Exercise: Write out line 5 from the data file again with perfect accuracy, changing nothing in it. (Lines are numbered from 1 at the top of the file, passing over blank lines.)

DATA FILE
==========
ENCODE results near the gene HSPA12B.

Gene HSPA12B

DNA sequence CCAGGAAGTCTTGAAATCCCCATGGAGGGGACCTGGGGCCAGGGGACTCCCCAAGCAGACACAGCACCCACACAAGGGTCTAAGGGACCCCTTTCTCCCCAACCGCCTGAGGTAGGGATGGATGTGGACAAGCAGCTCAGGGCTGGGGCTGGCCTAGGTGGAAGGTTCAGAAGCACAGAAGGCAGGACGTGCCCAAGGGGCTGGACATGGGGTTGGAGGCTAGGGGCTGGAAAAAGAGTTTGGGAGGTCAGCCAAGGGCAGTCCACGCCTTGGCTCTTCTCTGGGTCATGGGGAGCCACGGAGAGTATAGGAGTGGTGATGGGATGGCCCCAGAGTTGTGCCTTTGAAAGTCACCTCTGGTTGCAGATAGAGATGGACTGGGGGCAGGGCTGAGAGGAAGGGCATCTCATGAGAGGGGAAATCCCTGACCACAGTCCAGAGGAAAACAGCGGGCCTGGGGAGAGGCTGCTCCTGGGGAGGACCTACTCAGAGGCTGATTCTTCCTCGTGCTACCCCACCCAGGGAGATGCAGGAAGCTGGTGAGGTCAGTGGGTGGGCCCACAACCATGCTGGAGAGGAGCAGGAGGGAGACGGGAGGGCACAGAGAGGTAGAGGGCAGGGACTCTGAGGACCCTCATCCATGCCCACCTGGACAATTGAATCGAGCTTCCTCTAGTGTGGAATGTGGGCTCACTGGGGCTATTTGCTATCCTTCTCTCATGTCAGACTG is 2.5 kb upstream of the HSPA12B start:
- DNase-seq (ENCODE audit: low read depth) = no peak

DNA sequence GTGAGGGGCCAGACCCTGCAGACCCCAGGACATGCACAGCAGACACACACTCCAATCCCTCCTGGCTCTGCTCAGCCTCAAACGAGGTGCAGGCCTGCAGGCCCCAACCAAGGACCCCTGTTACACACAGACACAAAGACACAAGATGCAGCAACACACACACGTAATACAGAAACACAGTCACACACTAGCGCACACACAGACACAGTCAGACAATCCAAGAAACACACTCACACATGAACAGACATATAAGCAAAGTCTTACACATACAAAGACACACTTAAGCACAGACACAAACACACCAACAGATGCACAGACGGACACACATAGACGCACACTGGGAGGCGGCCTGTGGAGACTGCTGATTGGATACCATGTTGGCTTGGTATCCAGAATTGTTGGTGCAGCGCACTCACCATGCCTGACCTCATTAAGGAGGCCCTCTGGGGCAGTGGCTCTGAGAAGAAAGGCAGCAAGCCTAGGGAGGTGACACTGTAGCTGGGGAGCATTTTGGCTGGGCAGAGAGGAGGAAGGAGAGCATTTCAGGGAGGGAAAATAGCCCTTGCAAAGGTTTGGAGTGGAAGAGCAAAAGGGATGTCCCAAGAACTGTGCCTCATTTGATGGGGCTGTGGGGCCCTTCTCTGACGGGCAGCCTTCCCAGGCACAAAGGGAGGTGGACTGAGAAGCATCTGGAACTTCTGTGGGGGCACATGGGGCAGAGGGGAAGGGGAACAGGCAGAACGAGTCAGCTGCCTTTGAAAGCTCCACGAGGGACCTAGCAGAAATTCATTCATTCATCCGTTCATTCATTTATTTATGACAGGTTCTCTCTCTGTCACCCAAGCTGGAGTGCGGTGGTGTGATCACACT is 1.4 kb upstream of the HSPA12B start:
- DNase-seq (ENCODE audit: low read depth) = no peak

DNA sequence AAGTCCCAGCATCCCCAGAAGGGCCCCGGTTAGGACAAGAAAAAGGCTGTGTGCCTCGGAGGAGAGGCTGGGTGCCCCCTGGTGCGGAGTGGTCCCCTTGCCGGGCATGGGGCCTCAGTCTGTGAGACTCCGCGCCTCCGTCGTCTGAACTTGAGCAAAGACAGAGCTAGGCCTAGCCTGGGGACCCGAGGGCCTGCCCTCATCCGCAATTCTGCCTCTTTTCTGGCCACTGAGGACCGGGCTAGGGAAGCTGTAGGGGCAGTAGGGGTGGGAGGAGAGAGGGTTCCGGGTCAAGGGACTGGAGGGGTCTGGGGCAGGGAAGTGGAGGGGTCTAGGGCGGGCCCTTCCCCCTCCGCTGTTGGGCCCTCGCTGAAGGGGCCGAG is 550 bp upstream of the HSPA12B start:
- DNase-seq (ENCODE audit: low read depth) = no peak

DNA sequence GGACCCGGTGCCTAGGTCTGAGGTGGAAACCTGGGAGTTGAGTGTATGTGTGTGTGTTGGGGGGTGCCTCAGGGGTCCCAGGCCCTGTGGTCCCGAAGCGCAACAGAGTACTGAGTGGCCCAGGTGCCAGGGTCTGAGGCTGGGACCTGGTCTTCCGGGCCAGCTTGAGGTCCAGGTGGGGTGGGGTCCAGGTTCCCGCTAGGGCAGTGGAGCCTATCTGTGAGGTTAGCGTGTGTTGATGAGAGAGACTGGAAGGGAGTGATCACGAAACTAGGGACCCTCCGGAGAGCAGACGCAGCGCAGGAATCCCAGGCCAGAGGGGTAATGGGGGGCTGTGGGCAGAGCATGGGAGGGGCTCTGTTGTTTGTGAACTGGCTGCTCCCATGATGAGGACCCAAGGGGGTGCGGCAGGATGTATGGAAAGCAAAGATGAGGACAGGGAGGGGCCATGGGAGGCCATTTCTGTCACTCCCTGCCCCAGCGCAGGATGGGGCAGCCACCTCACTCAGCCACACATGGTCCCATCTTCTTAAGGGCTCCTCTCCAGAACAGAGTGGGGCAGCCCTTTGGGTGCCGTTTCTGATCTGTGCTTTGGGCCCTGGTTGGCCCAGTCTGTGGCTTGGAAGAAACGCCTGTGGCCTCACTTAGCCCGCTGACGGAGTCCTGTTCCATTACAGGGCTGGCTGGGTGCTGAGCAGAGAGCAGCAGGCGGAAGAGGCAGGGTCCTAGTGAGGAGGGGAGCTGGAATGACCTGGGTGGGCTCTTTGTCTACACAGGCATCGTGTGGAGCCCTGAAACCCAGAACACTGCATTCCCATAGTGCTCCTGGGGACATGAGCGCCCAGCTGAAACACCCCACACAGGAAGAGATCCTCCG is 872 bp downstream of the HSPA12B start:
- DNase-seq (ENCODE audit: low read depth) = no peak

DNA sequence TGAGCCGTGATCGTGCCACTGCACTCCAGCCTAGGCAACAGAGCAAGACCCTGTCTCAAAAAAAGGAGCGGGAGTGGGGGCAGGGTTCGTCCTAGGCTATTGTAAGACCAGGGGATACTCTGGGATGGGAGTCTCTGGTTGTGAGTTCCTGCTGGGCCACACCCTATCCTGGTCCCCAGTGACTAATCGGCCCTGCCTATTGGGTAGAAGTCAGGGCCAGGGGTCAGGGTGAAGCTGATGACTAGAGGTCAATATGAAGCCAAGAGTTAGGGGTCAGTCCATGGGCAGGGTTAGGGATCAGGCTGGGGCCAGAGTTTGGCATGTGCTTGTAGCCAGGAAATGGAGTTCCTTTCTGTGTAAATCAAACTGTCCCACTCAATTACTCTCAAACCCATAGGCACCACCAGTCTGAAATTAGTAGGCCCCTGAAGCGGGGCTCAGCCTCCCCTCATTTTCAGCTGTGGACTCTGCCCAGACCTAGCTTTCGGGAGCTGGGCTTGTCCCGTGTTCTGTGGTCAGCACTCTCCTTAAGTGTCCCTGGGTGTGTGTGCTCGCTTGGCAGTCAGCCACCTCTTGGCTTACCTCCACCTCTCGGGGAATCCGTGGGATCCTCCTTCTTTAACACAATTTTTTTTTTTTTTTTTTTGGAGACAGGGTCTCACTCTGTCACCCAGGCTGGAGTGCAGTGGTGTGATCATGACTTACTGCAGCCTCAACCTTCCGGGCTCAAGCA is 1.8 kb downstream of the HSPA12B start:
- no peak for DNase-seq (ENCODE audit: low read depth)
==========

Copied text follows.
DNA sequence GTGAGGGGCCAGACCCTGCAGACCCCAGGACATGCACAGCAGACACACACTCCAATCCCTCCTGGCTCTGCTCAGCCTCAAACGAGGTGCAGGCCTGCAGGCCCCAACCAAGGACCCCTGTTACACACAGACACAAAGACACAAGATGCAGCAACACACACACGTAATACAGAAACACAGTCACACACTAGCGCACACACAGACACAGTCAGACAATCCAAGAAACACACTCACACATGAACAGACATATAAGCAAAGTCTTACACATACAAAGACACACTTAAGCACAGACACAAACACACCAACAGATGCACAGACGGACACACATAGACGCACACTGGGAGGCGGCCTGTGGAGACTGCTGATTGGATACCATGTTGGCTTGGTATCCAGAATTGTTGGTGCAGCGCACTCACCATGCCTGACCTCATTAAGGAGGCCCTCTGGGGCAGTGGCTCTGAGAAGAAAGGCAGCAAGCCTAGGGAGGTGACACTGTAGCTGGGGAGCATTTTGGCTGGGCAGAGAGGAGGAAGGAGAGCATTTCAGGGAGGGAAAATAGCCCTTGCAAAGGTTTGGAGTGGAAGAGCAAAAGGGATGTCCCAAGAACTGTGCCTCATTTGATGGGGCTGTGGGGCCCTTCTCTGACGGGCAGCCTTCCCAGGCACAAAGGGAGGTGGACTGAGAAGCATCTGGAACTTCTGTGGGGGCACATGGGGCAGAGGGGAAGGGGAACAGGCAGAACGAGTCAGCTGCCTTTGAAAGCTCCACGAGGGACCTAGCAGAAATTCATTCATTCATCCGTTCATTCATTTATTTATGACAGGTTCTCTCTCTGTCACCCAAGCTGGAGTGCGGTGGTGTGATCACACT is 1.4 kb upstream of the HSPA12B start: